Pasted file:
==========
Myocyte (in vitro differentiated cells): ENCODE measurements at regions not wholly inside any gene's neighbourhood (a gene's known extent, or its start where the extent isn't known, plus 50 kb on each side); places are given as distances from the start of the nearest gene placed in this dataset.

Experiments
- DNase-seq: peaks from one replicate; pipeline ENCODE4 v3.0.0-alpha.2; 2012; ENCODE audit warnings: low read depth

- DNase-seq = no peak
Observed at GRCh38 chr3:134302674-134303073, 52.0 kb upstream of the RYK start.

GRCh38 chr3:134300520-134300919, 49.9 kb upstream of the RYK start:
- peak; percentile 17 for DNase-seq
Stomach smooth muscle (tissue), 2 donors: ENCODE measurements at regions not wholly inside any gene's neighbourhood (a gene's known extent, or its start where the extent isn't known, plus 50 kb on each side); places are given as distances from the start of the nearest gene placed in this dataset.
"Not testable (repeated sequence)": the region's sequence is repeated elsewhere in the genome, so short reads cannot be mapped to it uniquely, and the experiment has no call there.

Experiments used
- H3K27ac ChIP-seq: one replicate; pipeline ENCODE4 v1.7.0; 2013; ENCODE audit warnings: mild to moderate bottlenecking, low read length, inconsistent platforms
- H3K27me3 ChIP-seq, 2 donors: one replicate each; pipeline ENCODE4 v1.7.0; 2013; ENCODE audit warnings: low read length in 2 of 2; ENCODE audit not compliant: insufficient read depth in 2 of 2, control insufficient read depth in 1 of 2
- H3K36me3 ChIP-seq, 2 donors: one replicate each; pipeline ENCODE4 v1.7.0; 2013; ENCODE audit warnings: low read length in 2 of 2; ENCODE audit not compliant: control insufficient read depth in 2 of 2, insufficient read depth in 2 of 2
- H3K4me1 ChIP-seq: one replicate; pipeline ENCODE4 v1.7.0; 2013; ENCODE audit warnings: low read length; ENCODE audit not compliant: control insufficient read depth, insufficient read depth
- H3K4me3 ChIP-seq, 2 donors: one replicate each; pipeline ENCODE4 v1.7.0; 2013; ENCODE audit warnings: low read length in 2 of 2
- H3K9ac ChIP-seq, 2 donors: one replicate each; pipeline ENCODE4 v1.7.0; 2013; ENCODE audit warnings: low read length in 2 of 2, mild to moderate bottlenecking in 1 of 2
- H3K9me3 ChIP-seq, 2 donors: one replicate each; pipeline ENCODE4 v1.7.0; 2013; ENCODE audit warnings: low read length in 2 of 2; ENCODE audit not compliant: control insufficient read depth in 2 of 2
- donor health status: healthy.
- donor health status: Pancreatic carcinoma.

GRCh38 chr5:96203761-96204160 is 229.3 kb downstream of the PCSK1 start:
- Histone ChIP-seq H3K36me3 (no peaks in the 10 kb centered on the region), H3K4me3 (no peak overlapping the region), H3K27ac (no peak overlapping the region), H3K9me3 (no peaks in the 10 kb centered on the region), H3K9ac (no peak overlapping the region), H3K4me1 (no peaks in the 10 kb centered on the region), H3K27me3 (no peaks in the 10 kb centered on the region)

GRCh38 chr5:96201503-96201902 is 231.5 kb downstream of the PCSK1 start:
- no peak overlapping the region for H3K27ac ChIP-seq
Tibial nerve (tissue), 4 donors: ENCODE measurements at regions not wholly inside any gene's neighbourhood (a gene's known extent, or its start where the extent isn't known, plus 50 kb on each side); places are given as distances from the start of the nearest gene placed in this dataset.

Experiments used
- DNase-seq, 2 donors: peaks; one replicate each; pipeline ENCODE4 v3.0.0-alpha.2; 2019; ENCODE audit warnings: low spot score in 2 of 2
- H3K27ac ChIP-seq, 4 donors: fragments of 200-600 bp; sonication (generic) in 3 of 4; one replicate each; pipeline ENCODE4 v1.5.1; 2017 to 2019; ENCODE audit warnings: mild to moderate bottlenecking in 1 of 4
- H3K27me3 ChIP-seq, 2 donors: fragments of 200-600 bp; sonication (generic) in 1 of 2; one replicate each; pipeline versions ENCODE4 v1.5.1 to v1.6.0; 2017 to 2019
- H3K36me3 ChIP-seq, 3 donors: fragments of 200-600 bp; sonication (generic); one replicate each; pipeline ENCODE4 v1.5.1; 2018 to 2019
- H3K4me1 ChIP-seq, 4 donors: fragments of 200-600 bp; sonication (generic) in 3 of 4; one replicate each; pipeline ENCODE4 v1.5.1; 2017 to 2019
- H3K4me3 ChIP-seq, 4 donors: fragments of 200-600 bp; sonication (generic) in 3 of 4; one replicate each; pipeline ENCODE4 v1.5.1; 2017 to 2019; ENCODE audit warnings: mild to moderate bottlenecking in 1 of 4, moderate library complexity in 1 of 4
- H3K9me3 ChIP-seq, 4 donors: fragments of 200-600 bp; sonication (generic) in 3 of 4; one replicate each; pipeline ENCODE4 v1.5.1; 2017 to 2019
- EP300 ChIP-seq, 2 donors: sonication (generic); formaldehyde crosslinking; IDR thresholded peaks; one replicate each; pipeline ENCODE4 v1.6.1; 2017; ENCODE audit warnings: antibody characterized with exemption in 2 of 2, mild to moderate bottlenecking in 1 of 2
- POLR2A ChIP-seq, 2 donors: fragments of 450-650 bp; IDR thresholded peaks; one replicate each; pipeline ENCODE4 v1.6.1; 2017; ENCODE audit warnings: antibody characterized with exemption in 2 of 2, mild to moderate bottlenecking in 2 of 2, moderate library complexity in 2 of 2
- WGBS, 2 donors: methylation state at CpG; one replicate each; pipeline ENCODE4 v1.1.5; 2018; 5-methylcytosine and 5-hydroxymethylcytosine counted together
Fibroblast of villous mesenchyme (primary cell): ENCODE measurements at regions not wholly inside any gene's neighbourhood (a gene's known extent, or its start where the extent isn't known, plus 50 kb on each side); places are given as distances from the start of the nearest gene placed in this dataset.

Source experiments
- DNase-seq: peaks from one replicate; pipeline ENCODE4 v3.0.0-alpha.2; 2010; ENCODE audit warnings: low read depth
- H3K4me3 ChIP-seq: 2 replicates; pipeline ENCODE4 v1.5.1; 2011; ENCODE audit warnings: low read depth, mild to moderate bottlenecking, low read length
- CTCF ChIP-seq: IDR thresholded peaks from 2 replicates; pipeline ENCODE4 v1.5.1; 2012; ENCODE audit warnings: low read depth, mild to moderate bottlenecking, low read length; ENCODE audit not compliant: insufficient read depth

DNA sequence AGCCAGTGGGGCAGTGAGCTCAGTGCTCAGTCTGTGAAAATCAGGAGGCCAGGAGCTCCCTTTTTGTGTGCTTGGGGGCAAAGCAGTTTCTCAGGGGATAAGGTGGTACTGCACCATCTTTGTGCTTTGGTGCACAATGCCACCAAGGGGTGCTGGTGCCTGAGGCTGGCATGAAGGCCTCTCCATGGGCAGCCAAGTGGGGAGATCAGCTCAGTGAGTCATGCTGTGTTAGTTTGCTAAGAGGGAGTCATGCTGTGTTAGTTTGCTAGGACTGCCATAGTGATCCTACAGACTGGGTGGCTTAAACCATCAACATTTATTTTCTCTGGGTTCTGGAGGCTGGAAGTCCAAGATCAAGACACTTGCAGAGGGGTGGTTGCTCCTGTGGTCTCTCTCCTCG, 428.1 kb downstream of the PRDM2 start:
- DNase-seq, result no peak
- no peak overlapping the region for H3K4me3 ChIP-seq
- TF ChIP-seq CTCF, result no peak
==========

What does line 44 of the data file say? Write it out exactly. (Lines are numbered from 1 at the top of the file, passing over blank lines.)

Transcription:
- TF ChIP-seq CTCF, result no peak